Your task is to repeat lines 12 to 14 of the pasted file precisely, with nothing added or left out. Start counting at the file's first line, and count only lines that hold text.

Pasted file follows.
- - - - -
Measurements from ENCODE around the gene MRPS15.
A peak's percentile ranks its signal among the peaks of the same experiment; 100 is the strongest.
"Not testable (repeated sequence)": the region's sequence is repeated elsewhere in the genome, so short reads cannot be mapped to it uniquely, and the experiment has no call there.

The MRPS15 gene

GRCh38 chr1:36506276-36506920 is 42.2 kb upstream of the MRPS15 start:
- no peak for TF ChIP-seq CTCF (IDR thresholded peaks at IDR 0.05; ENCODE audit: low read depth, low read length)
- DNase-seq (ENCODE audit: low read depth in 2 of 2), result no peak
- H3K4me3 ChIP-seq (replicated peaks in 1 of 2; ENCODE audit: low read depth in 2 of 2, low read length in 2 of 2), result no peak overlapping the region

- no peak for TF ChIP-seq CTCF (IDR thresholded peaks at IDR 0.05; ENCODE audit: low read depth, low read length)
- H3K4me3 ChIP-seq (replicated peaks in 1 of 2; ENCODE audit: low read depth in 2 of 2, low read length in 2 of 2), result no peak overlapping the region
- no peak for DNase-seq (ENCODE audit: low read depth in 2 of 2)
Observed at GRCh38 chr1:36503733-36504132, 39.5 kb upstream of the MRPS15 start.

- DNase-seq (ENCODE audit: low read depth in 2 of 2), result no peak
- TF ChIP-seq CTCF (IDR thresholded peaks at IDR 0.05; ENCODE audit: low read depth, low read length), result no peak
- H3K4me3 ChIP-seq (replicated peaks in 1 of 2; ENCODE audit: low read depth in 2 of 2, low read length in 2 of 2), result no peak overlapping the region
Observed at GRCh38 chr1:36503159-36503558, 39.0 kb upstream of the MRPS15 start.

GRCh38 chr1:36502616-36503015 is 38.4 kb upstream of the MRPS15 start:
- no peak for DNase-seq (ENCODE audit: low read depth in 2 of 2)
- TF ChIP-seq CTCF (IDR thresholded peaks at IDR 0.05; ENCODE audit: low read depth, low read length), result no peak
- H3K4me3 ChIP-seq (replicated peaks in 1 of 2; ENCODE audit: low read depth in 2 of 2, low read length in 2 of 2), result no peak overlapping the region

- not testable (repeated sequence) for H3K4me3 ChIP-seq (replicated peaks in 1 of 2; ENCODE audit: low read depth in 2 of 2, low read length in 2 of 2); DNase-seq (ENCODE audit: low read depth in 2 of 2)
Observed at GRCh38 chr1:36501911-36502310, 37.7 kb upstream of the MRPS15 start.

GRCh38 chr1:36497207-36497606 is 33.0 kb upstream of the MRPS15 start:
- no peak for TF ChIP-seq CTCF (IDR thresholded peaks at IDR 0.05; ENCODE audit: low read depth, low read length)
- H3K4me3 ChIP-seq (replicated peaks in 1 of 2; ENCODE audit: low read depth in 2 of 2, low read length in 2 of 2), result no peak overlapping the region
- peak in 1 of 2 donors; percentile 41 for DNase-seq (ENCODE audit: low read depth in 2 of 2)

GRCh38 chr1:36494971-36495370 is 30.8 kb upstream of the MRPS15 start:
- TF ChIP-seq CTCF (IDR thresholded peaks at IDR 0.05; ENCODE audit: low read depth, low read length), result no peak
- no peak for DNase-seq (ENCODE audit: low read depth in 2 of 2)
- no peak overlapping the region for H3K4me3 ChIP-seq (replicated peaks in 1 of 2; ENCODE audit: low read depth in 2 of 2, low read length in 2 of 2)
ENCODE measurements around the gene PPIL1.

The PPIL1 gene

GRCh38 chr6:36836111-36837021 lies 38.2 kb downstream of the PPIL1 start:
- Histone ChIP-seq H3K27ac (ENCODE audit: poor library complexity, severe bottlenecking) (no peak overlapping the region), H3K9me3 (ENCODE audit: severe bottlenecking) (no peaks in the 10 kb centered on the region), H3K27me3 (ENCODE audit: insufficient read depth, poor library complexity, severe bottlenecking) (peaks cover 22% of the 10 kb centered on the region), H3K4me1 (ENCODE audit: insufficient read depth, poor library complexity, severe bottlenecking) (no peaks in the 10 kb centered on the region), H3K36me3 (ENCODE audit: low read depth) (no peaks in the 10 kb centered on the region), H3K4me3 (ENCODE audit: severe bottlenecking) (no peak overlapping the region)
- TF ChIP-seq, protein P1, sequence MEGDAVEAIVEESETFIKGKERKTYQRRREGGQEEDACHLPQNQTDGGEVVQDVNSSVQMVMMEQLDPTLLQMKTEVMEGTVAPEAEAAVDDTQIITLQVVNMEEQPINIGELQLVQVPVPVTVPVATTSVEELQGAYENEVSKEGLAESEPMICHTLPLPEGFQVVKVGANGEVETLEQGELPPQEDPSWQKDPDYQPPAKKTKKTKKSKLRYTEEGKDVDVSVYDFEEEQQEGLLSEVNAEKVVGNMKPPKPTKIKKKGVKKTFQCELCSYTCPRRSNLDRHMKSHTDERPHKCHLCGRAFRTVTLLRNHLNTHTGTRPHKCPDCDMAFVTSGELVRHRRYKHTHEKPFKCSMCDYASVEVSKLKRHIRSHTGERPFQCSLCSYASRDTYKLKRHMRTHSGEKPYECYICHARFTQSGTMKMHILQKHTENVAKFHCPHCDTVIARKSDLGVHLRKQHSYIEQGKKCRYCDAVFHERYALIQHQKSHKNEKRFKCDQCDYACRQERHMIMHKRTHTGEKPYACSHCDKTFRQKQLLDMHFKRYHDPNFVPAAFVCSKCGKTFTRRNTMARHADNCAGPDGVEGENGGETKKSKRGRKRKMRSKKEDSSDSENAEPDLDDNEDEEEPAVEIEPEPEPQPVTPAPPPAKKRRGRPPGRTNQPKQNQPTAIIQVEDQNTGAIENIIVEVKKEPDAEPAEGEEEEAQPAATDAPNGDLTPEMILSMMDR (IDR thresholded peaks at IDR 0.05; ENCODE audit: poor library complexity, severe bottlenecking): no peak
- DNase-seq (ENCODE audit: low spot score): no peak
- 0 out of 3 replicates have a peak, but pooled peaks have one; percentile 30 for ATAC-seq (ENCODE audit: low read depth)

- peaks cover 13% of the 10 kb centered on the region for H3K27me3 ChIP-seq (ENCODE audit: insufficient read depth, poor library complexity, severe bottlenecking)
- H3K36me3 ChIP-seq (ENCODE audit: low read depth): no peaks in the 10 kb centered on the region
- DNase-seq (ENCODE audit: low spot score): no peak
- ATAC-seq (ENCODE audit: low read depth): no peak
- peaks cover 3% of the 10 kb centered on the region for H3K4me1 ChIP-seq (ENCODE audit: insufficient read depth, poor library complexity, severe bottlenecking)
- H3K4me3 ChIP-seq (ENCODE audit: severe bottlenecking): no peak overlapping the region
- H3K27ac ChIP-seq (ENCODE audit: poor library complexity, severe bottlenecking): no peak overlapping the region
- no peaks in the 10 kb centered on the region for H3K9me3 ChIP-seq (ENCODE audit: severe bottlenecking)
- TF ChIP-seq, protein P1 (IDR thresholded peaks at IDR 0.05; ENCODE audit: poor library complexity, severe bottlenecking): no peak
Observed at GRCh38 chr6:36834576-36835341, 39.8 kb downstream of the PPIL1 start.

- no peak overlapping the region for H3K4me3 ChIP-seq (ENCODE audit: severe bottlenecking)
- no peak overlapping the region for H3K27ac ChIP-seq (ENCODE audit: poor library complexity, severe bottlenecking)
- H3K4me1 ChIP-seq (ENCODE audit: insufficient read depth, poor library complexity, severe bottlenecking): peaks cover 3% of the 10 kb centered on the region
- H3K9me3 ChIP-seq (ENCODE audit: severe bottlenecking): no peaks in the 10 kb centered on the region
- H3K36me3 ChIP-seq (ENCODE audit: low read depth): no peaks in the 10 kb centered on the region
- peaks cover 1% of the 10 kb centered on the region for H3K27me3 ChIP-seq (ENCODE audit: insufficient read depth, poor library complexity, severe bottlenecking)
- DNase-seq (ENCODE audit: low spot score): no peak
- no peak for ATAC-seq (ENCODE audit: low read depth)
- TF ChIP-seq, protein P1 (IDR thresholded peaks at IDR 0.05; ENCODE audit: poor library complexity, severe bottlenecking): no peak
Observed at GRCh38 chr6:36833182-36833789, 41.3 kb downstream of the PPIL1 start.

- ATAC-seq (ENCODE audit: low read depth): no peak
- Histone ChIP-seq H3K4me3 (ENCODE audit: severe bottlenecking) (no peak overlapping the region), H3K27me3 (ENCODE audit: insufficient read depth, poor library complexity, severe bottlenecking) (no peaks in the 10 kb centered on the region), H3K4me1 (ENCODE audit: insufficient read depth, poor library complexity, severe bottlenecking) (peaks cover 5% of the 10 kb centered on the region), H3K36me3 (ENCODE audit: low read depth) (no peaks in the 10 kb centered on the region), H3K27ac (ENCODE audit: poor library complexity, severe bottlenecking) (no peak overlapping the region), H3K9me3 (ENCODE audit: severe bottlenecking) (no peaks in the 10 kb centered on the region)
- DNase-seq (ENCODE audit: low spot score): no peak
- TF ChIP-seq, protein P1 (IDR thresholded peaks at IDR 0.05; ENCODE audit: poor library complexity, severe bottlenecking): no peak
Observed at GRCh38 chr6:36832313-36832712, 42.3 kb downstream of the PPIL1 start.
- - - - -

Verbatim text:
Observed at GRCh38 chr1:36503733-36504132, 39.5 kb upstream of the MRPS15 start.

- DNase-seq (ENCODE audit: low read depth in 2 of 2), result no peak
- TF ChIP-seq CTCF (IDR thresholded peaks at IDR 0.05; ENCODE audit: low read depth, low read length), result no peak